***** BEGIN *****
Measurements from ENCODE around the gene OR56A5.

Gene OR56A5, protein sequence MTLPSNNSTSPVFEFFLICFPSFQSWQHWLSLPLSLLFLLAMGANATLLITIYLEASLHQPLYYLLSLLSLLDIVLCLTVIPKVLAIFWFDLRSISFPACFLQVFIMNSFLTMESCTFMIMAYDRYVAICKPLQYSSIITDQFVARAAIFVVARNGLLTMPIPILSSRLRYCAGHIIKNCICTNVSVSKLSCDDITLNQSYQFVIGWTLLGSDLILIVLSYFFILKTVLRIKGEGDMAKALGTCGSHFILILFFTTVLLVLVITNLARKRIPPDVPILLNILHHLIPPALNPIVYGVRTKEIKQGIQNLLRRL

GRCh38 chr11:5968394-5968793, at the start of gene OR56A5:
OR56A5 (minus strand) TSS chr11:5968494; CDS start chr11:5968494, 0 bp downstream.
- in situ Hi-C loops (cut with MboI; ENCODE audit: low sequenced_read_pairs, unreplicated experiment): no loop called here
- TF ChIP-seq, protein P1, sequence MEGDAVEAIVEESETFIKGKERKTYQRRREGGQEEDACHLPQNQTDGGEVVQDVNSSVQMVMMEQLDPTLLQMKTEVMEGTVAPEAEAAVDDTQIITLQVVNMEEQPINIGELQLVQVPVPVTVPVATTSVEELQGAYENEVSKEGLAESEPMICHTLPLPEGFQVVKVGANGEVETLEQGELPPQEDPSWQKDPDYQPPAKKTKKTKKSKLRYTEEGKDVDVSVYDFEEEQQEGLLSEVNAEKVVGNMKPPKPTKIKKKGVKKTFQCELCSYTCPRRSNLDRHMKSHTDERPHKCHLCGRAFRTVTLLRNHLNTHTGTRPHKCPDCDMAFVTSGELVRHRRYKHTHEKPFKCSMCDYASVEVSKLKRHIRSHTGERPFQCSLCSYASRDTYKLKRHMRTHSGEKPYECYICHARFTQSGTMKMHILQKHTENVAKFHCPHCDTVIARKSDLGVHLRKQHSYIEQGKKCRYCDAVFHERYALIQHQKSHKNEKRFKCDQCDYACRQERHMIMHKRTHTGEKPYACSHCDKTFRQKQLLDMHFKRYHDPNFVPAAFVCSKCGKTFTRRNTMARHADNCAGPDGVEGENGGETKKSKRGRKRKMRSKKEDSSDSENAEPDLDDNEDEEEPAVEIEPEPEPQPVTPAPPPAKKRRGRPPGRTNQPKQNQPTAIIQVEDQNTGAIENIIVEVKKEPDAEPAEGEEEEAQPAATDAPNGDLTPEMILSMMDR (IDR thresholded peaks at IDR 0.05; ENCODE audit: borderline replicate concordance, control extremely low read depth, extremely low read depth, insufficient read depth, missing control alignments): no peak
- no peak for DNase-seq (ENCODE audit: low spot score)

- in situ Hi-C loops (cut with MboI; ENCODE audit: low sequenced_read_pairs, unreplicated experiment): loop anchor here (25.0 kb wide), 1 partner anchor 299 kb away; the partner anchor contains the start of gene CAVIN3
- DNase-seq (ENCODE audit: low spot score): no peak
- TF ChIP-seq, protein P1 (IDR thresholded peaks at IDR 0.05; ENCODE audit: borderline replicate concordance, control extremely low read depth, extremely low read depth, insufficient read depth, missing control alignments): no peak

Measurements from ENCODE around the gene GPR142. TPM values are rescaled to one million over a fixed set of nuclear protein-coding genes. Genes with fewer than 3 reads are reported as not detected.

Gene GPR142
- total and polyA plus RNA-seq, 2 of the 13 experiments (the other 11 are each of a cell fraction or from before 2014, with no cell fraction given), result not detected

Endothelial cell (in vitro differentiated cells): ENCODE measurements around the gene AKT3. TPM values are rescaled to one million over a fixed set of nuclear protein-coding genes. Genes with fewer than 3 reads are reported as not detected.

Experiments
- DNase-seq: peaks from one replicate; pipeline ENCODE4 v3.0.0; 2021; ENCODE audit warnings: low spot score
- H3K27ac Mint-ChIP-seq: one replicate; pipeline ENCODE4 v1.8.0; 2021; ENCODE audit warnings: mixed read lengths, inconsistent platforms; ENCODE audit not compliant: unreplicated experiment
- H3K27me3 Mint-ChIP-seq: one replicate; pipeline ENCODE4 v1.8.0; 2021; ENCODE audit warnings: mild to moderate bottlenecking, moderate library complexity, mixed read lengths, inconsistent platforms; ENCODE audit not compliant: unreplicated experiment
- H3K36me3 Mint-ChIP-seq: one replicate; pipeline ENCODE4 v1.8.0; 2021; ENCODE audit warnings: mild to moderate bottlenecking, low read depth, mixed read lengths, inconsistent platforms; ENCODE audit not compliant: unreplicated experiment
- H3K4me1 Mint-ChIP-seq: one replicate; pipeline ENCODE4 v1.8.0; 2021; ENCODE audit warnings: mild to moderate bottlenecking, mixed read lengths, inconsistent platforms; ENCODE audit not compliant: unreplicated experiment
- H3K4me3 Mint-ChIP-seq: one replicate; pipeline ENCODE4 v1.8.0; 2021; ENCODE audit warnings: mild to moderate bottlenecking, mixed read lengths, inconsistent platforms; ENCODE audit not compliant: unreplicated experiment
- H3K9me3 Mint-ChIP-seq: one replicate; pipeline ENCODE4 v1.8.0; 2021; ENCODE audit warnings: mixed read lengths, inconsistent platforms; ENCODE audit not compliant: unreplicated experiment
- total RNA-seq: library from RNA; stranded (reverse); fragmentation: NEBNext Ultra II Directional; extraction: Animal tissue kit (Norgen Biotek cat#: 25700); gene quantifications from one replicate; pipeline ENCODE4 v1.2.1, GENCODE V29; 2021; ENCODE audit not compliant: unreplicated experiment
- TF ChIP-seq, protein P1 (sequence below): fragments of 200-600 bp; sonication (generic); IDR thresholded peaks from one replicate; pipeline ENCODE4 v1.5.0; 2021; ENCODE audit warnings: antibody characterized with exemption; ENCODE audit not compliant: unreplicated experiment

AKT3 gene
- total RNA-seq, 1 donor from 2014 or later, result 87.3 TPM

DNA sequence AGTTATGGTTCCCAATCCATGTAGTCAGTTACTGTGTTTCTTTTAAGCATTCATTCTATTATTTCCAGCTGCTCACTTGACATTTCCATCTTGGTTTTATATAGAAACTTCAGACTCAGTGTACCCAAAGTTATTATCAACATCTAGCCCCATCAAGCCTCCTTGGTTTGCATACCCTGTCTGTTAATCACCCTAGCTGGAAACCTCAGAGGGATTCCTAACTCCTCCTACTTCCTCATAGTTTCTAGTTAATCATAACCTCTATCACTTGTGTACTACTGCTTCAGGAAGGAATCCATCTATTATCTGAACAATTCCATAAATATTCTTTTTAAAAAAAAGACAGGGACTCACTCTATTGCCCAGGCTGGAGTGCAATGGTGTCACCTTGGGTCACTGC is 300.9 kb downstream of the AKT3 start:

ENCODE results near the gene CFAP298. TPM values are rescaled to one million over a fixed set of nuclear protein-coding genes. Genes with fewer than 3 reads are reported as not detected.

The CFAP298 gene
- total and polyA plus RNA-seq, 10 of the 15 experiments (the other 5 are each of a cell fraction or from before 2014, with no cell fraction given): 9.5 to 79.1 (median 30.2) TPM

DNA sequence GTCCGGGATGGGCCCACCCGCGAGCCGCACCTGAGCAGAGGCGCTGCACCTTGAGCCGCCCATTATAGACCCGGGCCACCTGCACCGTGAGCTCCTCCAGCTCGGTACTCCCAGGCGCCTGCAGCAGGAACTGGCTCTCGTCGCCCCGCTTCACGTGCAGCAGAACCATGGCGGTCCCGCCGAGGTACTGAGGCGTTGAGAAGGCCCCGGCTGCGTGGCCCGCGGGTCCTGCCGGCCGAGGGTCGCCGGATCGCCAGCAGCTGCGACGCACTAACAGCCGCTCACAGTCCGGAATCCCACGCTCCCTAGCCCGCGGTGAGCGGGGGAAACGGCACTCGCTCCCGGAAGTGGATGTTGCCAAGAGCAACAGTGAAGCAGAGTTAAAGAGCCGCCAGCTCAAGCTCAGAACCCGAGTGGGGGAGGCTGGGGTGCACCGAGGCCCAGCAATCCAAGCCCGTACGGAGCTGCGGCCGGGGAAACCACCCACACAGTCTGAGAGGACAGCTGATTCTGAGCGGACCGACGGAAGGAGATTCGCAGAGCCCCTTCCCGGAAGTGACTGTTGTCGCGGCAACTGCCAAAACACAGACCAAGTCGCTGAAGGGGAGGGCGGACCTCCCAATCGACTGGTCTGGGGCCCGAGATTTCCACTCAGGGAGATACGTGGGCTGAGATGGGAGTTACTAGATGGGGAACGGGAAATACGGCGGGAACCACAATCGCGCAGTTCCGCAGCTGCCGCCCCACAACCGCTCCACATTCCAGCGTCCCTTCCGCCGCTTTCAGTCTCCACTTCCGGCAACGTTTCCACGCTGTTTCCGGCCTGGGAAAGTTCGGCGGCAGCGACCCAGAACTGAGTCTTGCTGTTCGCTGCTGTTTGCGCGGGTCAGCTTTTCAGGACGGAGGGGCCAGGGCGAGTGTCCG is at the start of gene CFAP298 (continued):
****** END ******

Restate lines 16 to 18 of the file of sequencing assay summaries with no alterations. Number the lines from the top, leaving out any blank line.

- DNase-seq: peaks from one replicate; pipeline ENCODE4 v3.0.0; 2021; ENCODE audit warnings: low spot score
- H3K27ac Mint-ChIP-seq: one replicate; pipeline ENCODE4 v1.8.0; 2021; ENCODE audit warnings: mixed read lengths, inconsistent platforms; ENCODE audit not compliant: unreplicated experiment
- H3K27me3 Mint-ChIP-seq: one replicate; pipeline ENCODE4 v1.8.0; 2021; ENCODE audit warnings: mild to moderate bottlenecking, moderate library complexity, mixed read lengths, inconsistent platforms; ENCODE audit not compliant: unreplicated experiment